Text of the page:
Earlier this week, the Digital Equality Group co-ordinated by WaveLength, released a report looking at the experiences of benefit claimants using online government services. In this report, we highlighted how government’s Digital by Default strategy is continuing to exclude people. We recommended that as more government services are put online, then government should provide universal means-tested broadband for those who need it most.
Still in 2019, 4.1 million (8%) of UK adults remain offline.
Half of the people in this group live in low-income households. In a survey sponsored by DCMS, 40% of non-Internet users had incomes of less than £12,500, with financial constraints cited as one of the barriers to going online. Indeed, those who live alone are less likely to be connected to the Internet at home – despite being one of the groups who need it most to connect with family and friends, and access online government services, such as filing Universal Credit applications.
The provision of infrastructure is vital for bringing people together and increasing the digital capabilities of the workforce. Means-tested access to broadband would ensure that everyone has the ability to access the internet regardless of ability or financial background. This offer, financed by government, would crucially support people who are the most deprived and lonely.
“She was so excited to get up today and get her Internet sorted.”
We recently gave an Amazon Fire tablet to a lady called Shelley. 4 years ago, Shelley had a car accident, which left her with significant brain injury and the loss of sight in one of her eyes. Tragically, she lost her daughter in the car accident and her marriage subsequently broke down. Shelley’s life changed entirely, losing her previous support systems and facing life with new and significant health conditions.
Hazel, who referred Shelley to us, told us how she had seen an immediate change in Shelley since using her tablet:
She was so excited to get up today and get her Internet sorted, which means a lot. She was extremely pleased and excited at the prospect of being able to do so many things. I can’t tell you how pleased she was.
We continue our call for the next government to provide means-tested access to broadband for those who need it most.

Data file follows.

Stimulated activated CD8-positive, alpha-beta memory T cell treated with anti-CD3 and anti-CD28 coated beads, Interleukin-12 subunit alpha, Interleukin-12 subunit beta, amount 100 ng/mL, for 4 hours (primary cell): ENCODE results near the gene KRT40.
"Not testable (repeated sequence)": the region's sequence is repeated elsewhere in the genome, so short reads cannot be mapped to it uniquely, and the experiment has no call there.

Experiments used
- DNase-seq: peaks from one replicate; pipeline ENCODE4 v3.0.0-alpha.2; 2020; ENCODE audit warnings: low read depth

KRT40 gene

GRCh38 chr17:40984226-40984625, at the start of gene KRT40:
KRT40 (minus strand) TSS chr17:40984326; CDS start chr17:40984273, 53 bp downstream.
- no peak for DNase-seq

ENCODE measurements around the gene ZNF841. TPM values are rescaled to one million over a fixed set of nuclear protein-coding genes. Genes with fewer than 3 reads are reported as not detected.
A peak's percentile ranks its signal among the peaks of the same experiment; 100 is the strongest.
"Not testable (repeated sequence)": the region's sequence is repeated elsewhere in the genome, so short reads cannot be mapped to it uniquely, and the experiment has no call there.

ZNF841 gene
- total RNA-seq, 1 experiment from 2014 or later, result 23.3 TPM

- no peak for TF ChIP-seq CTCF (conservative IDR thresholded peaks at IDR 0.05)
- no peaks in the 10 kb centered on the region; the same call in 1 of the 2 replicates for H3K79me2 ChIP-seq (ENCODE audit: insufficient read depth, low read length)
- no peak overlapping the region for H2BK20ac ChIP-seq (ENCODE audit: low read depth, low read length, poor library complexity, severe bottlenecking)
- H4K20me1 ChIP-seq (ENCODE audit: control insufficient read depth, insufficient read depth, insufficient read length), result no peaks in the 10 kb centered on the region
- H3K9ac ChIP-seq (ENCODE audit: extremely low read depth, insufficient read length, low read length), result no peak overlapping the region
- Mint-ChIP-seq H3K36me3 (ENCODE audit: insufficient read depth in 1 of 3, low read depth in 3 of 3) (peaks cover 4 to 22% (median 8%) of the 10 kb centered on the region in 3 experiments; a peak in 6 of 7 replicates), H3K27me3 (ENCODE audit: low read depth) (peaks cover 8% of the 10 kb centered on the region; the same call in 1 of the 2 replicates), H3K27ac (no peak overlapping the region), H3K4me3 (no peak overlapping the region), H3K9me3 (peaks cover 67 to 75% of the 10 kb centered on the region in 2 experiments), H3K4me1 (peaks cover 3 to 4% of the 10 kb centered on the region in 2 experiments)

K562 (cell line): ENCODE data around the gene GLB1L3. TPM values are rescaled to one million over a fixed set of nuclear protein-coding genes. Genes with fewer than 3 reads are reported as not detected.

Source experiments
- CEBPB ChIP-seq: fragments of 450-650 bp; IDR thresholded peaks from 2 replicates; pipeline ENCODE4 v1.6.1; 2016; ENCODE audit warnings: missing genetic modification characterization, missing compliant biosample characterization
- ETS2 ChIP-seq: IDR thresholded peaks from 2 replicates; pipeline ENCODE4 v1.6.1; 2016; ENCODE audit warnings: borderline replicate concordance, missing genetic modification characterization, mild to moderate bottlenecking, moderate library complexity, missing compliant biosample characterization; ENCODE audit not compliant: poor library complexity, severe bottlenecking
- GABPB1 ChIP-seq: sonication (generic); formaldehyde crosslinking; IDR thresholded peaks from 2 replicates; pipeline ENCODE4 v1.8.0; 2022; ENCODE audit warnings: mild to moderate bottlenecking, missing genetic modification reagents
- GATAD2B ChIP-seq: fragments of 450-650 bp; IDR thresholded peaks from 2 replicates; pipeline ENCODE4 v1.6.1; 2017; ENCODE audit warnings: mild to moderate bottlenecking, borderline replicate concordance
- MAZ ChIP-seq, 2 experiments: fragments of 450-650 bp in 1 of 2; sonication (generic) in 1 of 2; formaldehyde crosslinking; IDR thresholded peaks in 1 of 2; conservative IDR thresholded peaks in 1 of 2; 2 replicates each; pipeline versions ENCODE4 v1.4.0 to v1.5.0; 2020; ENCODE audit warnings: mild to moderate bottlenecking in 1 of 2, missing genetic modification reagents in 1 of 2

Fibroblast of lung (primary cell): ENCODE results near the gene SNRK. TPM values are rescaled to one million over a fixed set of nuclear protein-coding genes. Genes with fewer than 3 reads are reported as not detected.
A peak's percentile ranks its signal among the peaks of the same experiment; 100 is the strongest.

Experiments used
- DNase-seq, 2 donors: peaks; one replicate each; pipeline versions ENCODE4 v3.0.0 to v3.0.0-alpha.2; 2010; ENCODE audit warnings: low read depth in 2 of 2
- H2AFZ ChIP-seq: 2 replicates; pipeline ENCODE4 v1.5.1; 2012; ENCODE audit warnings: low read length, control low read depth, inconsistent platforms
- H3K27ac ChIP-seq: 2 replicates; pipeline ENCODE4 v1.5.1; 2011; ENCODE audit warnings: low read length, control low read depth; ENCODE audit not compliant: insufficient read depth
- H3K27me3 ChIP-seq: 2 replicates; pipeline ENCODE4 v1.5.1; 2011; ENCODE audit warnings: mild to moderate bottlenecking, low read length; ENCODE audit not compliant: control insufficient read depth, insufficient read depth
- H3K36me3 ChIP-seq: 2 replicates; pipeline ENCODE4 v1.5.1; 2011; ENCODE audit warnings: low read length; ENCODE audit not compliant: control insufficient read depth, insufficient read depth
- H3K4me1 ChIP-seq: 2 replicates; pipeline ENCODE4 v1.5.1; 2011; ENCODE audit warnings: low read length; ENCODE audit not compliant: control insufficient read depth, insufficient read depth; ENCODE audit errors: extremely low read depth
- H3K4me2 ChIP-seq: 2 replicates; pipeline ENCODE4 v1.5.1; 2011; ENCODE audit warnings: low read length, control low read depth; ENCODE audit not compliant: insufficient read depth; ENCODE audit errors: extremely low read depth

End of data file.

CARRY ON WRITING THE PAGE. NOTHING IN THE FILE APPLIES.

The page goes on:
This is just one of many stories we could share on how access to technology and broadband makes the world of difference to people who are lonely. A commitment to means-tested broadband provision is the vital next step for ensuring that the UK is leading in supporting some of the poorest groups to benefit from digital connectivity. As Prof Philip Alston, the UN Special rapporteur on extreme poverty and human rights noted in October 2019, technology should be used “to ensure a higher standard of living for the vulnerable and disadvantaged…that would be the real digital welfare state revolution”.
We continue our call for the next government to provide means-tested access to broadband for those who need it most. We look forward to engaging with other partners who’d like to support us in our campaign.
WaveLength is the UK’s leading loneliness charity giving technology to those most in need. Since 1939, we’ve helped people living in the poorest communities to fight loneliness, by giving technology to individuals and organisations to help connect people to the world.
We help people who have poor physical and mental health, those who have previously been homeless or trafficked, or are survivors of domestic abuse.
Our unique experience as the oldest, and only, loneliness and technology charity gives us a range of perspectives on how some of the most vulnerable people in society use technology to make a positive difference to their lives.